The Rivers State Governor, Nyesom Wike, last week threatened to wage war against anyone working with the former national chairman of the Peoples Democratic Party (PDP), Prince Uche Secondus.
This and four other stories dominated public discourse last week.
1. Wike’s threat on Secondus and allies
On August 20, Governor Wike, at the opening ceremony for the construction of internal roads in Omagwa, Rivers State, vowed to take the fight to any politician working for the former PDP national chairman
He said: “If anybody fights our system we will fight the person back…
“So all of you who are going back to Abuja to hold meetings with our enemies in the state, I’m going to finish you to the last.”
Why it matters
The governor’s remark speaks to the magnitude of the crisis in the major opposition party heading into the 2023 general elections.
Despite attempts to downplay the enormity of the crisis, the disagreements /in-fighting do not bode well for the party, and unless the PDP leaders quickly put their heads together and save it from drifting further, the party that once touted itself as the biggest and most powerful in Africa might as well kiss bye to its dream of regaining power at the centre in 2023.
2. FG’s ‘no-work, no-pay’ position on ASUU
The Federal Government on August 18 rejected the Academic Staff Union of Universities (ASUU) demand for payment of withheld six months salaries for its members.
The Minister of Education, Adamu Adamu, announced the government’s position at the ministerial media briefing held at the Presidential Villa, Abuja.
He said: “All contentious issues between the government and ASUU had been settled except the quest for payment of members’ salaries for the period of strike. This demand was flatly rejected by President Muhammadu Buhari.”
Why it matters
The reluctance of both parties to shift grounds or amicably resolve the grey areas in their negotiation means the students will remain at home for only God knows when.
Although the doctrine of “no-work-no-pay” is a fundamental axiom in industrial relations, a shift in position by the government would be seen as a sign of its desire for an immediate resolution of the faceoff and restore hope in the system.
Any extension of the disagreement will not only further diminish the little goodwill enjoyed by the Buhari administration, but it will also cast doubt on its commitment to the development of the education sector, in particular, and the country as a whole.
3. Ndume’s demand for a state of emergency
The Senator representing Borno South Senatorial District, Ali Ndume, on August 14 questioned President Muhammadu Buhari’s handling of the country’s security challenges.
The senator, who featured in a programme on Channels Television, described the security challenges as disturbing.
He said: “The security agents are doing what they can under the circumstances in which they find themselves. We’re not doing enough in terms of providing necessary equipment for security personnel.
“We should declare a state of emergency on the security and welfare of Nigerians and begin to take care of other things when we are all safe.”
Why it matters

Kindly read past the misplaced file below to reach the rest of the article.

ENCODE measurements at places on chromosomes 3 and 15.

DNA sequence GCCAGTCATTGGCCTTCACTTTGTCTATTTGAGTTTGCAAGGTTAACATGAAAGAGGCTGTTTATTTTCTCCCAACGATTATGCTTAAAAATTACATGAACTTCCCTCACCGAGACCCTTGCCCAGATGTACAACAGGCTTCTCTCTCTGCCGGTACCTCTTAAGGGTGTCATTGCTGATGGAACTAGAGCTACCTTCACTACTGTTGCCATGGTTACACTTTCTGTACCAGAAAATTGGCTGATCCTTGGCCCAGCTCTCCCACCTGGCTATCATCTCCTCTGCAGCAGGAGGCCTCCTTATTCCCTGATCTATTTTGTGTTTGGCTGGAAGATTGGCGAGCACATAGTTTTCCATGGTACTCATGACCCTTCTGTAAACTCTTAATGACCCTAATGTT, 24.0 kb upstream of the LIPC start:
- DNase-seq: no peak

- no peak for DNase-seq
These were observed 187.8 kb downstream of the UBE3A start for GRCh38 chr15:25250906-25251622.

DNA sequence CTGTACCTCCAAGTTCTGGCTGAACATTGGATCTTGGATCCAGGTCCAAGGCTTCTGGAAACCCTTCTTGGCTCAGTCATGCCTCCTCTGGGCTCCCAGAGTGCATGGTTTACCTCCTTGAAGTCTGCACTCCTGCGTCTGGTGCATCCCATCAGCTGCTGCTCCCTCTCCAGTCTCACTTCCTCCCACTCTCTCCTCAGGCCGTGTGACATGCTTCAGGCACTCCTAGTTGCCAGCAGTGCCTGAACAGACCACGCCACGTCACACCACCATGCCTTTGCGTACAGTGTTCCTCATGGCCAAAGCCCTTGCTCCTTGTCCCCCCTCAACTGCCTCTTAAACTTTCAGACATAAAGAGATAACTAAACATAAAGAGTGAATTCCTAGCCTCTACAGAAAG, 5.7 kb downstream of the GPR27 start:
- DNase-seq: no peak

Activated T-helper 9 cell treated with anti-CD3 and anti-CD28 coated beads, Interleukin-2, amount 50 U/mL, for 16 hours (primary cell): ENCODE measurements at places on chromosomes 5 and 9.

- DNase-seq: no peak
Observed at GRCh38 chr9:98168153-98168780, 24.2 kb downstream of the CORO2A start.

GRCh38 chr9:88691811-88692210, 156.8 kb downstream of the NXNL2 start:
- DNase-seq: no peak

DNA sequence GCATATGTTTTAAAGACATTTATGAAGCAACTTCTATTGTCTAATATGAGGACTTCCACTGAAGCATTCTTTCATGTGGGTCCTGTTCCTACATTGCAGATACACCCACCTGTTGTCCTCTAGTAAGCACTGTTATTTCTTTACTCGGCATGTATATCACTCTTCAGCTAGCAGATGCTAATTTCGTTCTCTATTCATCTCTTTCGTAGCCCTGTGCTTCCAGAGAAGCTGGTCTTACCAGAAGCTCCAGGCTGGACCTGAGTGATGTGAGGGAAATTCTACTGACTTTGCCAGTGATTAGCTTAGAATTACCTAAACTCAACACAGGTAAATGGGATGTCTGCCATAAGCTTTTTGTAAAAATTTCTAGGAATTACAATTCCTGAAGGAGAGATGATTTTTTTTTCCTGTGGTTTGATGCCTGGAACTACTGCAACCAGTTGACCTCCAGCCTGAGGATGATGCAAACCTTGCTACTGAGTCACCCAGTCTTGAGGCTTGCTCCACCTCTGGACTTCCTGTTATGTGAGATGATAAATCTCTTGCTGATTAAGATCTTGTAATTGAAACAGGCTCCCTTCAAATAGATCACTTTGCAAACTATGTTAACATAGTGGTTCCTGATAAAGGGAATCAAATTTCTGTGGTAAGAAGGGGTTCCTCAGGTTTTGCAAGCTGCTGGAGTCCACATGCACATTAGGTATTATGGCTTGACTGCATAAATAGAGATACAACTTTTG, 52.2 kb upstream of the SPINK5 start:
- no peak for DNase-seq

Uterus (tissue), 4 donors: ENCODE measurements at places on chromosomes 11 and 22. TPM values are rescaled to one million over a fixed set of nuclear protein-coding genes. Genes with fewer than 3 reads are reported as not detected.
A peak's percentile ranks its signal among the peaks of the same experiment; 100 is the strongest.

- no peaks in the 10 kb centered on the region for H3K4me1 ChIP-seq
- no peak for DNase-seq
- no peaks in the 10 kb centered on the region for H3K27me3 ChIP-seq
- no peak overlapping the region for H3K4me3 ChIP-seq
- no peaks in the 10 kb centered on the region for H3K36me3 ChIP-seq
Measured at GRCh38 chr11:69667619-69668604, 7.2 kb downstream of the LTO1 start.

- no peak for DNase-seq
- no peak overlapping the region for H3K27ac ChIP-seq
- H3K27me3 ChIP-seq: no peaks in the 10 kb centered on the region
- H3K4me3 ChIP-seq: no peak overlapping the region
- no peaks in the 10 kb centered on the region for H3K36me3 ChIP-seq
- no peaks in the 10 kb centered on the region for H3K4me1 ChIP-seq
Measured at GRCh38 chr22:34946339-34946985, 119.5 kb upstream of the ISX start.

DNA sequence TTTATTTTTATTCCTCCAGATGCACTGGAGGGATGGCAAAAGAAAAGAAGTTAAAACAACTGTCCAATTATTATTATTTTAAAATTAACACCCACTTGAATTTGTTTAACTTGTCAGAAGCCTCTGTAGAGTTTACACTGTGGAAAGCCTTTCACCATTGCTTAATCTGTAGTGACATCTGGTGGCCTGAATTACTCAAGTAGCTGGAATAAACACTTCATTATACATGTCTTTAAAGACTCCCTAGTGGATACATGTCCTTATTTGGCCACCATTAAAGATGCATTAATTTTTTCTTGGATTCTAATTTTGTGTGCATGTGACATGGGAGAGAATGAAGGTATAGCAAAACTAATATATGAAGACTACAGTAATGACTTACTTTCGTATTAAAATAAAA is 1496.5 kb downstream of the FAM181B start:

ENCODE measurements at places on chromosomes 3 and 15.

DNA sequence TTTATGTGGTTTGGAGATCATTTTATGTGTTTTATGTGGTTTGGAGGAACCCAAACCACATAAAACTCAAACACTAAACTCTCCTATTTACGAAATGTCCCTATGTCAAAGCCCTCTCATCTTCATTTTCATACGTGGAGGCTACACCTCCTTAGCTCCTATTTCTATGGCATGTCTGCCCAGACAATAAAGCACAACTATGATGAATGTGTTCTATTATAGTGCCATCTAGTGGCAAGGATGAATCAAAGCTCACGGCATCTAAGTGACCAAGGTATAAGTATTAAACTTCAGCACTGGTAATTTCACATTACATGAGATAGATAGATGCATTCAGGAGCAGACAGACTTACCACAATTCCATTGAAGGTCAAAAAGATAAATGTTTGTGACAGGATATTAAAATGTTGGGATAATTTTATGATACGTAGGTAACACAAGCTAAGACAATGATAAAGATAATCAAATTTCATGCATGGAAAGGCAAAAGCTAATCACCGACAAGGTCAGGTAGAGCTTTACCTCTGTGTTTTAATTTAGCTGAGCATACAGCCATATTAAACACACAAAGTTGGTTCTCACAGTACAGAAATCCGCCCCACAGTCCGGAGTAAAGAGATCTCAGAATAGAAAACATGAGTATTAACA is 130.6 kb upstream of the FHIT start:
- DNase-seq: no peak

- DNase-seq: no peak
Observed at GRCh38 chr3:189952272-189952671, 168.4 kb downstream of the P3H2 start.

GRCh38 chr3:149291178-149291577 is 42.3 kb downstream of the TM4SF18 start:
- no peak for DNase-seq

The remark by the lawmaker, a key supporter of President Buhari, illustrates how dangerously the country is sliding under the retired army general’s watch.
The remark might also suggest the lawmaker’s loss of trust in Buhari’s capacity to protect lives and properties in Nigeria due to the glaring failure of his government in all areas, particularly security, in the last seven years.
It is a direct challenge for the government to rework its approach, and if possible solicit foreign help instead of throwing up its hands in the air and allowing the terrorists free reign in the country.
4. NSITF MD’s claim on N17.1bn expenditure
The Managing Director of Nigeria Social Insurance Trust Fund (NSITF), Michael Akabogu, claimed on August 15 that evidence of the agency’s N17.158 billion expenditure has been eaten by termites and destroyed by rain.
Akabogu, who stated this when he appeared before the Senate Public Accounts Committee probing untraceable funds in the NSITF, said: “The container the said documents were kept by past management has not only been beaten by rains over the years but even possibly eaten up by termites.
Why it matters
Akabogu’s claim shows that corruption remains pervasive in virtually every institution in Nigeria.
It particularly points to the rot in the country’s civil service, especially in Ministries, Departments, and Agencies (MDAs) known for all kinds of impunity.
All said, unless a more comprehensive probe is instituted to unravel a system-wide malaise that has eaten up both the rank and file of the agency since its establishment in 1993, the national would to grope in the dark as corruption festers.
5. Conviction of Taraba notorious kidnapper, Wadume
The Taraba-based kidnap kingpin, Hamisu Bala aka Wadume, has been sentenced to seven years imprisonment by the Federal High Court, Abuja.
Although the kidnapper was convicted one month ago, the report on the sentencing was made public on August 15.
Justice Binta Nyako, who delivered the verdict, said: “The prosecution did a quality job by proving its case against the defendants.
“Based on the evidence before this honourable court, Hamisu Bala aka Wadume is hereby convicted and sentenced to seven years imprisonment with hard labour.”
Why it matters
Although the sentencing may not have been perceived as commensurate with the crimes the kidnapper and his cohorts committed against the state, his conviction once again justifies the place of law in the conduct of men’s affairs.
It is also a reminder to all criminally-minded persons that they will always account for their actions no matter how long it takes or how powerful their backers might appear to be.
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